Using a lock washer and nut there shouldn't be any problems with this set-up.

I heated the two tabs on the side stand as close as together as I could while still being able to pivot the stand on the lug. This took the "slop" out of the stand.

*I didn't modify the frame but instead salvaged the side stand and made modifications where I needed too.


 TDC Dial Indicator Gauge


Although I have already set my ignition timing I double checked my work by using this new tool I purchased off of eBay.

This tool was imported from Poland and comes with a dial indicator attached to a custom adapter for 14mm spark plug holes

*Since there isn't a TDC timing hole on this engine it really helps using a tool as shown above to help you achieve true TDC - no more guess work and it's always exact.


 Rear Brake Lever Fix


Whether it's a foot rest, brake pedal, or pegs they almost always seem to be bent.

I had to heat the brake pedal and fix the unwanted bend that was fowling with the primary cover. I fitted an old stock primary cover just for reference and to see how the pedals new bend will work out.

*Once the brake pedal was bent back to shape I used a wire brush and removed all the original paint. Once removed I quickly show the pedal with gloss black paint from a spray can.

 Chasing the Threads Using A 5/16" X 26 CEI Tap


Using a 5/16" X 26 tap to chase the threads on the bottom fork legs. This threaded hole is designed to accept a bolt to attach the bottom front fender strap.


 Front Wheel Assembly


Front fender mounted into place with the correct fasteners. This photo consists of a NOS front fender, NOS bottom stays, NOS fork legs, NOS fork seal holders, reconditioned front hub with new liners and so much more.

 BSA SS80 Out For A Ride


Took the C15 out for a second test ride. I'm currently working on sorting the carburetor out as there seems to be a bug lingering within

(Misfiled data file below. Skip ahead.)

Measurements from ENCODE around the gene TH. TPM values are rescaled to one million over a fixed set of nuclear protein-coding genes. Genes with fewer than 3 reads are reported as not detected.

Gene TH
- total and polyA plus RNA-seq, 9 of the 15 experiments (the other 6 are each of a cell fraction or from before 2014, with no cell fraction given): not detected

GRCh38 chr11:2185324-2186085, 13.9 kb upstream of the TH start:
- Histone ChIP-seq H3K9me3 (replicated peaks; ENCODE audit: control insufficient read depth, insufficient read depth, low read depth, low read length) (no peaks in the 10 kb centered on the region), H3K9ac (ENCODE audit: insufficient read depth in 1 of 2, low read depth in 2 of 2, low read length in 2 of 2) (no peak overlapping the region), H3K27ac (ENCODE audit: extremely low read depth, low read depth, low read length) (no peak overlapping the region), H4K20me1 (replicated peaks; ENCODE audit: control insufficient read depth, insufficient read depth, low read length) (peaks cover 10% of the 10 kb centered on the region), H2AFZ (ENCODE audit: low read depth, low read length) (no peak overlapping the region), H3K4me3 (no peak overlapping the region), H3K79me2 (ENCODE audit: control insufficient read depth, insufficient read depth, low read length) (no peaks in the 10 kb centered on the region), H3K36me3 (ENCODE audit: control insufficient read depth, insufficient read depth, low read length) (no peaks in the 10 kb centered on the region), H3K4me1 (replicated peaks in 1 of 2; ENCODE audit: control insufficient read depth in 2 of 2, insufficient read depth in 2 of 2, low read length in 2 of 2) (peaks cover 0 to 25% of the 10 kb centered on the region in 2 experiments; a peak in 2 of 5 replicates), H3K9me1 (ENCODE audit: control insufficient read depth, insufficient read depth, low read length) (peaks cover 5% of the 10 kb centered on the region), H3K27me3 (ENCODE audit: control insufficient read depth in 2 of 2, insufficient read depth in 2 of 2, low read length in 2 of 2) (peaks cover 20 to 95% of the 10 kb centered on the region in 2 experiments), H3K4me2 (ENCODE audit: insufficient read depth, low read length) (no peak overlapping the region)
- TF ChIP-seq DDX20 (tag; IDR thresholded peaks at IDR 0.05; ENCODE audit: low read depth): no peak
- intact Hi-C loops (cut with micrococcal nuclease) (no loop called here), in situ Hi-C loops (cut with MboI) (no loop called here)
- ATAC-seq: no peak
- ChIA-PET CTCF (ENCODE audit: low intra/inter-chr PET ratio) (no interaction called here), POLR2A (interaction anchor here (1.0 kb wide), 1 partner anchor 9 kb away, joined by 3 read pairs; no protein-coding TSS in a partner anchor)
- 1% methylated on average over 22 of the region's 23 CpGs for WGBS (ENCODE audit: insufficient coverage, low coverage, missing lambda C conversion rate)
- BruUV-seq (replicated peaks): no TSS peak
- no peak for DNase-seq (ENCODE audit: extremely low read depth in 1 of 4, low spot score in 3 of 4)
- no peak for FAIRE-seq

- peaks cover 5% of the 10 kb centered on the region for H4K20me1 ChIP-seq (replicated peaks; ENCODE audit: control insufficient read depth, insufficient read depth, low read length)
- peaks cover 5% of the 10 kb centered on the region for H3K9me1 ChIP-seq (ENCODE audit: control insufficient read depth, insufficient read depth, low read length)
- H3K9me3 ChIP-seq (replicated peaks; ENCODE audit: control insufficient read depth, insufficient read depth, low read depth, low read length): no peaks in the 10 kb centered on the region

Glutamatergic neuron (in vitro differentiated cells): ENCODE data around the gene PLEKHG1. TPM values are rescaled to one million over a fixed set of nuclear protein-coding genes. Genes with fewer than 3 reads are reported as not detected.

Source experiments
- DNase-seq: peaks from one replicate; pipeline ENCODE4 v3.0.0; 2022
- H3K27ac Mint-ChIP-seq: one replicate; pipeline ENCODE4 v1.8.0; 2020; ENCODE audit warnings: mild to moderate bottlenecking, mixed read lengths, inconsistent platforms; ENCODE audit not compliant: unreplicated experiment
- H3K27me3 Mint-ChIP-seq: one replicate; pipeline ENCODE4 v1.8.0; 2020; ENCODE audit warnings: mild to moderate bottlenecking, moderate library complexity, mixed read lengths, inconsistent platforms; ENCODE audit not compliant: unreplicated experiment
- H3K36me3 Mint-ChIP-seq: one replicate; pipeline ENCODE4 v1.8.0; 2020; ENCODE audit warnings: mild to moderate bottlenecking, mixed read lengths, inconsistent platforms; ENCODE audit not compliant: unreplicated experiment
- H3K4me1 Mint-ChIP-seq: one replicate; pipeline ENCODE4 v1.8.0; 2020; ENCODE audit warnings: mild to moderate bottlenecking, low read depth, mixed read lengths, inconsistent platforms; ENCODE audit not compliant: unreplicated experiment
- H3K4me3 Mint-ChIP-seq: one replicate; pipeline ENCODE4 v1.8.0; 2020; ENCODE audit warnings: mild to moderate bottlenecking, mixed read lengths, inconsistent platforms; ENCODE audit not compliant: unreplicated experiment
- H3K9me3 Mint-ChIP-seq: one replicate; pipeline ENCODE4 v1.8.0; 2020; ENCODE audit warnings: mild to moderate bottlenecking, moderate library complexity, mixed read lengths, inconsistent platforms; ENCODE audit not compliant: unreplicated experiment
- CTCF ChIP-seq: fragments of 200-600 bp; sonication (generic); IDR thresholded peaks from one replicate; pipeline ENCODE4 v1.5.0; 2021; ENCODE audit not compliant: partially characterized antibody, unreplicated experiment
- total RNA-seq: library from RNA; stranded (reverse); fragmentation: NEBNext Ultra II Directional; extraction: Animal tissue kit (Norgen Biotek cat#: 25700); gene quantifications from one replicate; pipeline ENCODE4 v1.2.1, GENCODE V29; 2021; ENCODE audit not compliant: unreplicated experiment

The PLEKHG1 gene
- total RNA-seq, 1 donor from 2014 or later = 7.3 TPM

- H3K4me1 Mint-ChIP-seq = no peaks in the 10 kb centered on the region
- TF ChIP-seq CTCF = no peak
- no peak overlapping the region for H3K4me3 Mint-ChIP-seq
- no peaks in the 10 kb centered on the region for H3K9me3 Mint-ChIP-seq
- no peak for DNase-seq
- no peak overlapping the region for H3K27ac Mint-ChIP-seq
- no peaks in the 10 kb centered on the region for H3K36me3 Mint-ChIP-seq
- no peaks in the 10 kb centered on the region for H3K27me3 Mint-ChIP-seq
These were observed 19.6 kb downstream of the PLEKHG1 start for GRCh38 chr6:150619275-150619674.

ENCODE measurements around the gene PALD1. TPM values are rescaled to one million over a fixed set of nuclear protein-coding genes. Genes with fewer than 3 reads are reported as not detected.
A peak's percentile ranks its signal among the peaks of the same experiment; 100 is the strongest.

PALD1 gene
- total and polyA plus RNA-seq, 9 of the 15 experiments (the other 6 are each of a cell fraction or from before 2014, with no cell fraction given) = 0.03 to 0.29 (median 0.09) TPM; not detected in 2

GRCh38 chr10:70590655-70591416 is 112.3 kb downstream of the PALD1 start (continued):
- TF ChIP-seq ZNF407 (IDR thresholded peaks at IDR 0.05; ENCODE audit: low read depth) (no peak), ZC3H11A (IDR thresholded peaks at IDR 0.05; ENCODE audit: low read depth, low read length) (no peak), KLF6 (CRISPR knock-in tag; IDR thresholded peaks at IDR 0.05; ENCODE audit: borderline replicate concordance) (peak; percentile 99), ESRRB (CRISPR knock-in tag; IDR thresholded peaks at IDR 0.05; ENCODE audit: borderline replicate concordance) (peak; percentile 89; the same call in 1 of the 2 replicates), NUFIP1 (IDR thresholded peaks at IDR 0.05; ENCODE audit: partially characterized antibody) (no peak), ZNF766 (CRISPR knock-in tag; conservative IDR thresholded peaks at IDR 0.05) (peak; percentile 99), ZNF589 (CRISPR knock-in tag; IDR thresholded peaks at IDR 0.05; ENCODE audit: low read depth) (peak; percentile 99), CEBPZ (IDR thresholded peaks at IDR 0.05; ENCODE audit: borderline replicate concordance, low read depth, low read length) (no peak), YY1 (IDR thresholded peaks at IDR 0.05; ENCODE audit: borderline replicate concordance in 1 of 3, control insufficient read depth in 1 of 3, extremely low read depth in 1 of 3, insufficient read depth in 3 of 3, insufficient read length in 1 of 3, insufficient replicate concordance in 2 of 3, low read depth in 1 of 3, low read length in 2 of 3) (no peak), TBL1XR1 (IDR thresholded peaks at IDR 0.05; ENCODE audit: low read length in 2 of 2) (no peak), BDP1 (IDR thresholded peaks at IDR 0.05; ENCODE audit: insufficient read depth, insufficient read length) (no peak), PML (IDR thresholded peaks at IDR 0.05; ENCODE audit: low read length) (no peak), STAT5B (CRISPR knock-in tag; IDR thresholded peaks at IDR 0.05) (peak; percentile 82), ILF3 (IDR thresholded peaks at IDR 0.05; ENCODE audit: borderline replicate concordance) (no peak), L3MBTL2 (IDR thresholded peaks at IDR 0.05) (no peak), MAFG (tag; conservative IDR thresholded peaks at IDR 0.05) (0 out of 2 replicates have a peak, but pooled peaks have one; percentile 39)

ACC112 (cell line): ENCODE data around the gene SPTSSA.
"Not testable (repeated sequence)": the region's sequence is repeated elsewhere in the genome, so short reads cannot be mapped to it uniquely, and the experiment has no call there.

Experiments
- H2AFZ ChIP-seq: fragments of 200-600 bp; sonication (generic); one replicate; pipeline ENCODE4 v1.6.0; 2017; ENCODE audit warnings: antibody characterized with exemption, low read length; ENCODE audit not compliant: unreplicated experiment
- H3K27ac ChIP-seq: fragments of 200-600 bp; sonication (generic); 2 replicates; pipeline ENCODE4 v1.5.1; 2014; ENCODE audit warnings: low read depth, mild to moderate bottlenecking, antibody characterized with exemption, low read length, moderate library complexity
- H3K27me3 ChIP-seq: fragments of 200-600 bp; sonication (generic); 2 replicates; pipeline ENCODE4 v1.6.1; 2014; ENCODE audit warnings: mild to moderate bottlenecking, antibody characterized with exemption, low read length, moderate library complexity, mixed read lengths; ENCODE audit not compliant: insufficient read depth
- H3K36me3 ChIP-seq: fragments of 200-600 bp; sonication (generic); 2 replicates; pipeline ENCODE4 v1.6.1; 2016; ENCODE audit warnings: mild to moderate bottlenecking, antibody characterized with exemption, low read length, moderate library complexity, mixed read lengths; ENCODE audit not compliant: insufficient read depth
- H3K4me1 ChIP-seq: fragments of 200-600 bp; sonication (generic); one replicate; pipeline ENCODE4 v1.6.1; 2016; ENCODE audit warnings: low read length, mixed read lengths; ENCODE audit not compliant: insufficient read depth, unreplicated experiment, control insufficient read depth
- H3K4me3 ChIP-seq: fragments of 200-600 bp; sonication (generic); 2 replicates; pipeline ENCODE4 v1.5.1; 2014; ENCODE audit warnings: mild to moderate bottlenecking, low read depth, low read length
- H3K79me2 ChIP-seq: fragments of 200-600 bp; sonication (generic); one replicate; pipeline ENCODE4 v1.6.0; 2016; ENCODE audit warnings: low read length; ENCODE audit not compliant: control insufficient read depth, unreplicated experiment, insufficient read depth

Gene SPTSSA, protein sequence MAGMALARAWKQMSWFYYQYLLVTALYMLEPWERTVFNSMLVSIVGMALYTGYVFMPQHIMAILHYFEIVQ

This was the first ride with the silencer on and boy does it sure sound good!

I am very impressed with the handling and speed. It feels like a heavy weight machine but just miniature.

*NOS Smiths speedometer failed on me after 1 mile. Luckily I have another NOS speedo (100MPH) for this C15 and it works fine.


 Amal Monobloc Carburetor Rebuild


After observing my clear fuel line I noticed occasionally the fuel would have a brown colored appearance to it

I removed the side float boat cover to find a thick gooey like substance inside the float bowl. From there I immediately removed the entire carburetor to find this dark "gooey" like substance inside the inlet port.

The culprit of this problem was leftover residue from old gasoline that was left in the gas tank. When I cleaned the gas tank The first time I must have missed this residue inside the tank.

I completely stripped the carburetor and rebuilt it (this carb was new to begin with). Once the carb was cleaned I removed the fuel tank and began to clean the gas tank.

*Cleaning the gas tank I used Aceton along with a long thin chain inside to clean any debris or "goo" left inside the tank. Shaking the tank around with the chain works like a charm.



  • Steve Meltzer

    Thank you for an excellent tutorial, It gives me incentive to rebuild my (68) B25 some day. Keep up the great work-Steve